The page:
Chinese Demand May Worsen as BMW and Toyota Issue Warnings
8 Août 2015 - Automotive News
China has gone from growth engine to source of concern for carmakers, with BMW and Toyota becoming the latest companies to warn about the world’s biggest auto market slowing down.
BMW said decelerating delivery growth there may force it to lower this year's profitability goals. Falling share prices on China's stockmarket and a flagging economy have had a negative effect on consumer sentiment and in June the new-car market dropped for the first time in more than two years. BMW has cut production in China so far this year by 16,000 cars.
Toyota has also warned that its selling costs in China are rising at a time when the prices consumers are willing to pay are slipping.
Ford Motor Co. and Volkswagen, both of which have factories in China, have also expressed caution recently. Ford now anticipates a potential annual decline in industry-wide sales in China for the first time in 17 years. Volkswagen's deliveries there fell in the first six months of this year -- the first decline in a decade.
Automakers are struggling to adjust to what BMW has called the "normalization" of a market that has grown eightfold since 2000, become the world's largest in the process.
In a note issued Tuesday Max Warburton, European and Asian autos analyst at Sanford C. Bernstein, wrote: "Things may well get worse from here. The market continues to deteriorate."
The slowdown in China probably contributed to the contraction in BMW's profit margin to 8.4% in the first six months of this year, falling below those of competitors Audi and Mercedes-Benz and short of investor expectations, Warburton said.
But despite concerns about the immediate outlook in China BMW still sees good long-term potential there. "We experience that volatility in all emerging markets," BMW CEO Harald Krueger said in a conference call with reporters on Tuesday, adding that the country is still a growth market, especially for luxury-car makers.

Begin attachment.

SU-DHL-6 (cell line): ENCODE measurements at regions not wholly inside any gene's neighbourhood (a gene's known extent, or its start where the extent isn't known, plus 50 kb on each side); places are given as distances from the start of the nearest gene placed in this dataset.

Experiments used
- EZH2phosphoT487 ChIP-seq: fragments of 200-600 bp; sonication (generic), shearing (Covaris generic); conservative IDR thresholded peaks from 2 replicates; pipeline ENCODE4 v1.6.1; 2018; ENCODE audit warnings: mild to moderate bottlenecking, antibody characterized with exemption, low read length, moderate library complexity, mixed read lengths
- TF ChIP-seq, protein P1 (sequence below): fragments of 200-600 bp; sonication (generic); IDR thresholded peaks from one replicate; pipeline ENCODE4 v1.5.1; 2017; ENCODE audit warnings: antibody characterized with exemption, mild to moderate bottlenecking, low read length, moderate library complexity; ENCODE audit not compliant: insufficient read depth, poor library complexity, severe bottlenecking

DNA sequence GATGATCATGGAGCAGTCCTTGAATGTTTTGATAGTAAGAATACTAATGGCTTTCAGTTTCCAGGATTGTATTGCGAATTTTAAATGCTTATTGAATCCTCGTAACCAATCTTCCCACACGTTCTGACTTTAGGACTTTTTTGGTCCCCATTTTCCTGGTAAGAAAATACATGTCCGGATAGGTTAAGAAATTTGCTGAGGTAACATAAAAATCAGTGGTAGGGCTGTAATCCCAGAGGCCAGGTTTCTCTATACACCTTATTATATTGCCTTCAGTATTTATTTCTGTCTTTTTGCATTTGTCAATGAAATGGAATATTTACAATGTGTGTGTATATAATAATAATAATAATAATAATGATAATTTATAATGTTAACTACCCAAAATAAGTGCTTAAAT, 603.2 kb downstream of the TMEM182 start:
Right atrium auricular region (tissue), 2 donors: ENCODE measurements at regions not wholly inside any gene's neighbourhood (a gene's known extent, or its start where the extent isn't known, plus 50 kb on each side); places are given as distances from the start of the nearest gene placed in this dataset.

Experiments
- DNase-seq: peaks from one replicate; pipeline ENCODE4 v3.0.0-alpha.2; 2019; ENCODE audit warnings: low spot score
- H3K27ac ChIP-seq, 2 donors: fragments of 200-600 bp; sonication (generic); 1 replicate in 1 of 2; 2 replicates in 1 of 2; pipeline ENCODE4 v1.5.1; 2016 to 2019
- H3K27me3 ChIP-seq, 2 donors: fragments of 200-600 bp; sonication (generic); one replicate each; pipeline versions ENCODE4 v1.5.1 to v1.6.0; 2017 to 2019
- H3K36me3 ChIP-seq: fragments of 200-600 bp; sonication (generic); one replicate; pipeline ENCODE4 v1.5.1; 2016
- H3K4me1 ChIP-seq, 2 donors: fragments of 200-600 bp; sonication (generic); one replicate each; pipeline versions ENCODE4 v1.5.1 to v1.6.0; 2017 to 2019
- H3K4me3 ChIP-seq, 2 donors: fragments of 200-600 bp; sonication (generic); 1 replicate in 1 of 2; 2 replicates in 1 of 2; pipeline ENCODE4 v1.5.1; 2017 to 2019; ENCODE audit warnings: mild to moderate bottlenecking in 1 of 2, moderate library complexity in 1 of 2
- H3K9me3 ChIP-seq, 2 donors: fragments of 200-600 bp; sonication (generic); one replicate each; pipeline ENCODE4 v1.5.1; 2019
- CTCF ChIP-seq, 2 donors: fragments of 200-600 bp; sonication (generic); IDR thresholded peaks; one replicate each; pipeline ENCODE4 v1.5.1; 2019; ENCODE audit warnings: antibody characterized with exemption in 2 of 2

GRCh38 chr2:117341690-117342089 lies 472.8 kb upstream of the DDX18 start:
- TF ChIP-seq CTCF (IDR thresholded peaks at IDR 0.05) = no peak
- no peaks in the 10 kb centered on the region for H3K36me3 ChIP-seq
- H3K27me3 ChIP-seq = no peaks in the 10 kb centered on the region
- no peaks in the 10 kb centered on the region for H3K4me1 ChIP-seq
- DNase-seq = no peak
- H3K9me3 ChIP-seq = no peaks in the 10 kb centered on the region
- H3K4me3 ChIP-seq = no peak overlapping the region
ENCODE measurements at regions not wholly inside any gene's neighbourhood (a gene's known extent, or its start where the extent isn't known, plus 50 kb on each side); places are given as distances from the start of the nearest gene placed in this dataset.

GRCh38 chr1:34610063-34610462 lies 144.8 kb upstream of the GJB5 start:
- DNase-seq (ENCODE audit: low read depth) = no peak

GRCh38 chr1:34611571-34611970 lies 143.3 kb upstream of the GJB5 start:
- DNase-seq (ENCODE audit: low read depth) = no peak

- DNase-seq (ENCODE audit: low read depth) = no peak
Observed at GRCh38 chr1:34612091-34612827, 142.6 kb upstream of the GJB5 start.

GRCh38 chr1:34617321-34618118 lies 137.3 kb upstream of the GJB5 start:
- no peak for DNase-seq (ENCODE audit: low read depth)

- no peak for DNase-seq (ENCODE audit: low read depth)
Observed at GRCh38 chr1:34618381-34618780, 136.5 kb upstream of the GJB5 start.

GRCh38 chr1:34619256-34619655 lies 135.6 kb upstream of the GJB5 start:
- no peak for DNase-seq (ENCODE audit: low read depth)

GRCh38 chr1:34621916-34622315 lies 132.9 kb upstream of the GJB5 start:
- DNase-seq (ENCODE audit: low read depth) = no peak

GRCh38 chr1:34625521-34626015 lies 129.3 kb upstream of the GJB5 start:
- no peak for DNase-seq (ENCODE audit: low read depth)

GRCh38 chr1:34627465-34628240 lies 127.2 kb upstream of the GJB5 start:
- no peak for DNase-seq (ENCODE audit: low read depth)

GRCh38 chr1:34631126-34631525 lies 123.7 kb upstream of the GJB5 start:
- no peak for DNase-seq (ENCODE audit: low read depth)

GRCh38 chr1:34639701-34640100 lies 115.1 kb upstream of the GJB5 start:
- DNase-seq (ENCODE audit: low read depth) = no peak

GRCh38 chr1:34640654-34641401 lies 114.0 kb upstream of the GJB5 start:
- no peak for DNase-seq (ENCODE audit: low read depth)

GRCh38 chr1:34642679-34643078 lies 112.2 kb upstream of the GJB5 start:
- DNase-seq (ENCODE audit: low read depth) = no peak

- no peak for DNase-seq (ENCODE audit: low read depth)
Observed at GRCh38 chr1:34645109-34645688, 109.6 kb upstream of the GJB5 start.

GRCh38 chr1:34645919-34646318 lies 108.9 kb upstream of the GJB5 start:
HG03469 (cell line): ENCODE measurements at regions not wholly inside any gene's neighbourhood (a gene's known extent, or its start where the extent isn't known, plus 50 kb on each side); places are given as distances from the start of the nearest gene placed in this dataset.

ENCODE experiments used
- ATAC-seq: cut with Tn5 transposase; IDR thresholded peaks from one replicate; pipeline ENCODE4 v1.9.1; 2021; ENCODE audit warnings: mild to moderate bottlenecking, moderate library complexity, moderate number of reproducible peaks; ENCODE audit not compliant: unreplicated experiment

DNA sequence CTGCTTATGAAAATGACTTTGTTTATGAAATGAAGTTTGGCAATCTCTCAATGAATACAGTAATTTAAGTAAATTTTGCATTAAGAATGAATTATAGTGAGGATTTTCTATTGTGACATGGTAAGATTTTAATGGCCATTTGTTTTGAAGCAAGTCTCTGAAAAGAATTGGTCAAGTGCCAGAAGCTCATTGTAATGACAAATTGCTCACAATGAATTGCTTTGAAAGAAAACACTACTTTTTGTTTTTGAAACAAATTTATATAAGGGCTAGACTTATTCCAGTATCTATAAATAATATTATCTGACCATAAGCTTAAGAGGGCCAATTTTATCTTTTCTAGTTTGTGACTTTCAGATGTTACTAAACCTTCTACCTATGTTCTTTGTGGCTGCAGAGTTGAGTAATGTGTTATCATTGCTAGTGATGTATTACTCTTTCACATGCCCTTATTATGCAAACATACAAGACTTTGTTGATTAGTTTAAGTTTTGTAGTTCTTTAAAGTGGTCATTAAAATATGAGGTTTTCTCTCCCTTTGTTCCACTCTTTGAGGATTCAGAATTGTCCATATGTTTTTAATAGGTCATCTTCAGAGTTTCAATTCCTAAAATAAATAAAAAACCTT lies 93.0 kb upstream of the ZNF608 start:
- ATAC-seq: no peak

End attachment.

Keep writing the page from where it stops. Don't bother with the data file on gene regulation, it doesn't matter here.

Toyota on Tuesday posted a quarterly operating profit that fell below analyst estimates. Tetsuya Otake, a Toyota managing officer, told reporters in Tokyo that a deterioration in prices obtained in China had contributed to this, even though its deliveries there increased by 12% in the first seven months of this year. "The sales expenses have gone up and also the sales prices have come down slightly," he said. "This is making our business in China quite difficult. The business environment is getting tougher."
Toyota said it will begin production of another new assembly line in Tianjin, China, by mid-2018. While that expansion will allow the company to make another 100,000 vehicles per year, this will be mostly offset by ending output on an existing assembly line in China.
While Japanese carmakers have outpaced the industry in general in China so far this year, their lead is under threat by what the Japan Automobile Manufacturers Association describes as a "downward spiral" in demand.
Peter Fuss, a partner at consulting company EY's German unit, said "We're unlikely to get double-digit growth again but something that's more realistic for a market of China's size and potential," Fuss said. By that he means growth in the range of 5% to 8%.